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CIO Review >> Magazine >> November - 2013 issue

Bringing Intellectual Property to the General Public


Founded in 2000, INDUS TechInnovations is a Bangalore based software product company. Its flagship product, Relecura, is a patent and portfolio analysis tool that uses a knowledge discovery framework to simplify IP analysis.

We hear about the news of organizations getting acquired for their intellectual property or companies suing each other for large sums for the alleged violation of intellectual property. In these instances, the thought that comes to mind is a distant concept called intellectual property, and that we have nothing much to do with it. Someone creates it, someone else uses it, and you read the news about it. Who are the real ones involved in these news? It is every one of us. Not a day passes by without most of us getting impacted in some way by these intellectual properties. It could be the features used by you on your phone or the design of a car that got your attention. On one hand you could have got a great deal on your mobile phone, but on the other hand it might be missing your favorite feature if there was not a system to make you pay for the intellectual property created by the inventor.

It is usual to think that someone smart in a high-tech environment comes up with all of these inventions for us. The fact is that anybody from any walk of life could come up with an invention that could change the way we live in the future. Creativity associated with the human mind equips us with the tools necessary to come up new ideas at any time. Then, why does a concept that can originate from us, perhaps needed by everyone in daily life, and can impact the masses, feel foreign to most of us? Is it the phrase, "intellectual property" or IP, which makes it sound like something esoteric? Or, is it the difficulty in describing an intellectual property accurately in words, without encroaching onto someone else’s idea or IP that makes it difficult for us to feel at home with the idea?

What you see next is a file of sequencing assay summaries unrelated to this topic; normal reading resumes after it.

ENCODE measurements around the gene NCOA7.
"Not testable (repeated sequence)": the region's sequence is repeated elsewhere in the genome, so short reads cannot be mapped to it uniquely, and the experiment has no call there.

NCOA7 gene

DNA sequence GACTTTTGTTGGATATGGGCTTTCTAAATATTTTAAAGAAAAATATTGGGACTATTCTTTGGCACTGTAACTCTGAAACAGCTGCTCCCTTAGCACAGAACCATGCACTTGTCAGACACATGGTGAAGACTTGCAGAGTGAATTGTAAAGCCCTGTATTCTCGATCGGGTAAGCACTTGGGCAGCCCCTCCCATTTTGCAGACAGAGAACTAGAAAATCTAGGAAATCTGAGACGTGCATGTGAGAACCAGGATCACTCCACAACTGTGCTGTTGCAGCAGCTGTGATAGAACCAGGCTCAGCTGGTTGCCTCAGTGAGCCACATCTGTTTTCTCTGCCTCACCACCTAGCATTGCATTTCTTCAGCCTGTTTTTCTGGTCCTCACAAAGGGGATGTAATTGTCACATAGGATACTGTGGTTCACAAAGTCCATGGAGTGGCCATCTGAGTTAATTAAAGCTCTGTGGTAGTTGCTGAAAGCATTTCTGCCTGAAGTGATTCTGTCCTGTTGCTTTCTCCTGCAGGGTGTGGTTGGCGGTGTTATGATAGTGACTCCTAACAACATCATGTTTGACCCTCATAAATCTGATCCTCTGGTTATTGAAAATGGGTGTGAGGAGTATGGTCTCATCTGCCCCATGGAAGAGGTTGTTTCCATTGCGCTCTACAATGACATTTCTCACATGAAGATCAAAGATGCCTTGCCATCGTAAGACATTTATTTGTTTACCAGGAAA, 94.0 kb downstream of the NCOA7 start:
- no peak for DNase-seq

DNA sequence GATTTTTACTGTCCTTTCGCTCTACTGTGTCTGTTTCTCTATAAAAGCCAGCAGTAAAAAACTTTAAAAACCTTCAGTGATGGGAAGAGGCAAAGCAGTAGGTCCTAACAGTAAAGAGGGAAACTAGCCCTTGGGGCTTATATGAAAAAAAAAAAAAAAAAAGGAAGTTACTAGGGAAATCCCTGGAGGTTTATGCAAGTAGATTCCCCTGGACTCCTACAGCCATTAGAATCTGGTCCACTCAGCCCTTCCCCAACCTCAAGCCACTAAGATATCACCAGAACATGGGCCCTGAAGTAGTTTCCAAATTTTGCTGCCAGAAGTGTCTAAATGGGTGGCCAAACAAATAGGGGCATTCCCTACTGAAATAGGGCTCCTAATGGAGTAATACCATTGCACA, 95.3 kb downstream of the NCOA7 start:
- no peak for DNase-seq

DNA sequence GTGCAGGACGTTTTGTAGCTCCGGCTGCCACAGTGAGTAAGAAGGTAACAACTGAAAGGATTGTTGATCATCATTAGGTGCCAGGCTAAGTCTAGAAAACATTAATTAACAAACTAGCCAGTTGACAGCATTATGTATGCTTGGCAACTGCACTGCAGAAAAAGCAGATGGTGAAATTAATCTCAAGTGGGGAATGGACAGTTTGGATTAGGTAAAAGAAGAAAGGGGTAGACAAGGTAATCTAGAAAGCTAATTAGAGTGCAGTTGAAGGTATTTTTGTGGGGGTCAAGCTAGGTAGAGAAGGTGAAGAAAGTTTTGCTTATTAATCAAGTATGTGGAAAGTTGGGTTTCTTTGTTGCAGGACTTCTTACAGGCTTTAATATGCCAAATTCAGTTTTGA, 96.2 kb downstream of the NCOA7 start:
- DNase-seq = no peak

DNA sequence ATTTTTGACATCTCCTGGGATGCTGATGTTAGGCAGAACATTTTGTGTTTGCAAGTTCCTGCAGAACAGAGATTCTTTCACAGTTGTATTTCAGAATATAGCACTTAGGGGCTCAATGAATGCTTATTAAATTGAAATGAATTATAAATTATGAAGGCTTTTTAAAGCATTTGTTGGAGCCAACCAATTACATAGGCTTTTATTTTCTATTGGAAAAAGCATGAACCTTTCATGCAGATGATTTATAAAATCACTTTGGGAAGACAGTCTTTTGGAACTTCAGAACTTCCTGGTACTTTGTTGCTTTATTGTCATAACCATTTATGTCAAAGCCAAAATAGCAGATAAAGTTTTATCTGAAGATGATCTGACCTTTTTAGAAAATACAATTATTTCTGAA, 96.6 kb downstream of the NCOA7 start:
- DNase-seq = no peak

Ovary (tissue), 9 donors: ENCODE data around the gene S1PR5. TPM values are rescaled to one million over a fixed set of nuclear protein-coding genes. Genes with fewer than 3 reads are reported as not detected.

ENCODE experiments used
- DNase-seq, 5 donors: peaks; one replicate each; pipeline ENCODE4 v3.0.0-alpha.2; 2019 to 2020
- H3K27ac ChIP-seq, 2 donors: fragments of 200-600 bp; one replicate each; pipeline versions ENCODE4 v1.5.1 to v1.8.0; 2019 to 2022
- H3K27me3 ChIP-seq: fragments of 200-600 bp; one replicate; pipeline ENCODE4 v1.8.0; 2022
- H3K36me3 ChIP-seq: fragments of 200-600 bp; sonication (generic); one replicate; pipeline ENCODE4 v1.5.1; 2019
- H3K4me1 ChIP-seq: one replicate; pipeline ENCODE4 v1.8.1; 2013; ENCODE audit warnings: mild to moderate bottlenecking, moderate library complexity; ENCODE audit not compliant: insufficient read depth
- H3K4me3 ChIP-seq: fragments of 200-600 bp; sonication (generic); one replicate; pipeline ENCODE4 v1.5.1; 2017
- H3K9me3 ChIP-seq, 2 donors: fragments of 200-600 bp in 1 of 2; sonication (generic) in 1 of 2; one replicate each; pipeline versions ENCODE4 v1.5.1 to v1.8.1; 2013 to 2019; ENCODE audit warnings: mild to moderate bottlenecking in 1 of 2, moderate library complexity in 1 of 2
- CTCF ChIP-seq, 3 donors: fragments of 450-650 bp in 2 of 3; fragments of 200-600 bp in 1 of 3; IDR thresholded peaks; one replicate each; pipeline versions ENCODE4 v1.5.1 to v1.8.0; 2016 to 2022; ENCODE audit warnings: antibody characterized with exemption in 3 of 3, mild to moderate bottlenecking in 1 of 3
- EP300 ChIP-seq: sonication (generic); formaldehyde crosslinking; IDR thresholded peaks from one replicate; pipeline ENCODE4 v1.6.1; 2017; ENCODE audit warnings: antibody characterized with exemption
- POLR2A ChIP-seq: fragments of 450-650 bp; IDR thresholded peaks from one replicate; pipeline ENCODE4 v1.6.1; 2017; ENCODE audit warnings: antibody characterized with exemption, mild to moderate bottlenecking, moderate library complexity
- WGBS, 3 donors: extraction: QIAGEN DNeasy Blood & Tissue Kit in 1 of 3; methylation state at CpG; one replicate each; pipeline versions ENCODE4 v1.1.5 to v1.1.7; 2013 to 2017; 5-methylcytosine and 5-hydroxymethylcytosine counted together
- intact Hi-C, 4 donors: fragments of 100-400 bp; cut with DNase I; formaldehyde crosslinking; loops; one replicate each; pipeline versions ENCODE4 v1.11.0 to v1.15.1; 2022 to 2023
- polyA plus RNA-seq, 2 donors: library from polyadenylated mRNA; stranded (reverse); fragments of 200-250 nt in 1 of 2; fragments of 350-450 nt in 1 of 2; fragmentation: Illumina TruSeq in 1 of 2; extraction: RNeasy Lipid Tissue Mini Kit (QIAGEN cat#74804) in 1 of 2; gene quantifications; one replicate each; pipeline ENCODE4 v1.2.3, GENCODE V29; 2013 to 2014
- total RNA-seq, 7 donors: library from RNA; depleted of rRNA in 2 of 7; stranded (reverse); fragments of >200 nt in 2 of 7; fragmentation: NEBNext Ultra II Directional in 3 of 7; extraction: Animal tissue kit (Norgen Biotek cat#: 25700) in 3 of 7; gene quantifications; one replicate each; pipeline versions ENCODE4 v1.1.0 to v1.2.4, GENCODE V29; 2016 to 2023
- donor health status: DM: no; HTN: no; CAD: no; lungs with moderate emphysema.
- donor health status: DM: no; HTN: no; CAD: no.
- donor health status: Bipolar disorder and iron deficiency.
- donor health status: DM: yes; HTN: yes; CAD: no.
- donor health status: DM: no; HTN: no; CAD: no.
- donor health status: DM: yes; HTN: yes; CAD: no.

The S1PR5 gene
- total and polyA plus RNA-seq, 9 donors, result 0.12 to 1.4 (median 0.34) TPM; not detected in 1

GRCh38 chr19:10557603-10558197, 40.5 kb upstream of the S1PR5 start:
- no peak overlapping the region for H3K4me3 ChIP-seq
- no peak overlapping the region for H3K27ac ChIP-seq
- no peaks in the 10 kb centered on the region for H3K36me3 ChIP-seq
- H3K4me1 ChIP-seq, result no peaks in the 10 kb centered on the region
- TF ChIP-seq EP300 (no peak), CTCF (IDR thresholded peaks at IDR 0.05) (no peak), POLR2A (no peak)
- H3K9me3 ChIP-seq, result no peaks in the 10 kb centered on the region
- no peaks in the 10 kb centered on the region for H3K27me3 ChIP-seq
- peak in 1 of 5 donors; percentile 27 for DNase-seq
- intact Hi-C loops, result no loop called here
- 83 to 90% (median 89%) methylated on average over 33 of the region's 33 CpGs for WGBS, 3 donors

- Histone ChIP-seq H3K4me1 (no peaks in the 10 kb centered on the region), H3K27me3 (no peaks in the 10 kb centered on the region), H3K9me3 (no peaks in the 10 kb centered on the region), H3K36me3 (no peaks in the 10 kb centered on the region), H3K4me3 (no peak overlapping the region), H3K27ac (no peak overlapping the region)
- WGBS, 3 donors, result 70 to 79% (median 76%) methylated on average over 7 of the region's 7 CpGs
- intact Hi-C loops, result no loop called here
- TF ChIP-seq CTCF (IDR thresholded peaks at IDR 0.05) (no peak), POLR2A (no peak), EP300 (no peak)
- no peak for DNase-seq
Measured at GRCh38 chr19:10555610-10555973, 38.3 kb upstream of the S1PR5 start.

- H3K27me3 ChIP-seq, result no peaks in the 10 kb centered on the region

Physical properties are easy to describe and their boundaries can be clearly defined such that they do not encroach upon the neighboring areas. When it comes to imagining intellectual property, we use words (documented for example in patents and trademarks) to draw boundaries that are often ambiguous and open to interpretation. If you do not define the boundary well when you create a new intellectual property, you run the risk of either encroaching into your neighbor's property or you leave portions of your idea unprotected. It is the framing of the boundaries of your intellectual property in precise legal language by an IP professional that sometimes makes it difficult for a lay person to comprehend it.

Inclusive Journey

Bringing everybody, who can influence or get impacted by intellectual property, closer together requires some demystification of the concept of IP. The description of the concept should be simplified and made easily understandable to a common person, the boundaries of each idea should be clearly demarcated with proper distinctions, related information should be easily accessible at any point in time, and the impact of newly created intellectual property should be measurable. As innovation has become the driving force of today's economy, it is time to make the general public aware of intellectual property and empower them with the right tools to atleast understand it, if not practice it easily.

The goal of an IP tool should not be limited to providing the details of a patent. The tools need to do more. It should decipher the language and relate it to the experience of a common person to make it effective. Making things simpler might require complex technologies in different domains but the technology itself should be transparent to the end user. While it may be logical to come up with tools for the current practitioners of IP, it is equally important to provide similar tools accessible and affordable to the larger public, to take them along in the journey. The audience for these IP tools could encompass not just IP professionals supporting the creation and usage of intellectual property, corporate leaders making highly sensitive decisions based on the potential value of an intellectual property, or researchers and developers looking for new ideas; but also students learning newer things every day, farmers looking for newer ways of improving their crop, or a mother looking for better ways of caring for her child. Everyone needs to visualize and practice intellectual property in their own context, using information accessible on their personal device. It is time different technologies including machine learning, contextual information retrieval, and advanced analytics come together to serve this need. The life of everyone gets affected by intellectual property in today’s world, and each of us has the power to come up with ideas and innovations that can influence the quality of life. Hence, we want everyone to be an active and integral part of the journey of increasing the understanding and practice of intellectual property.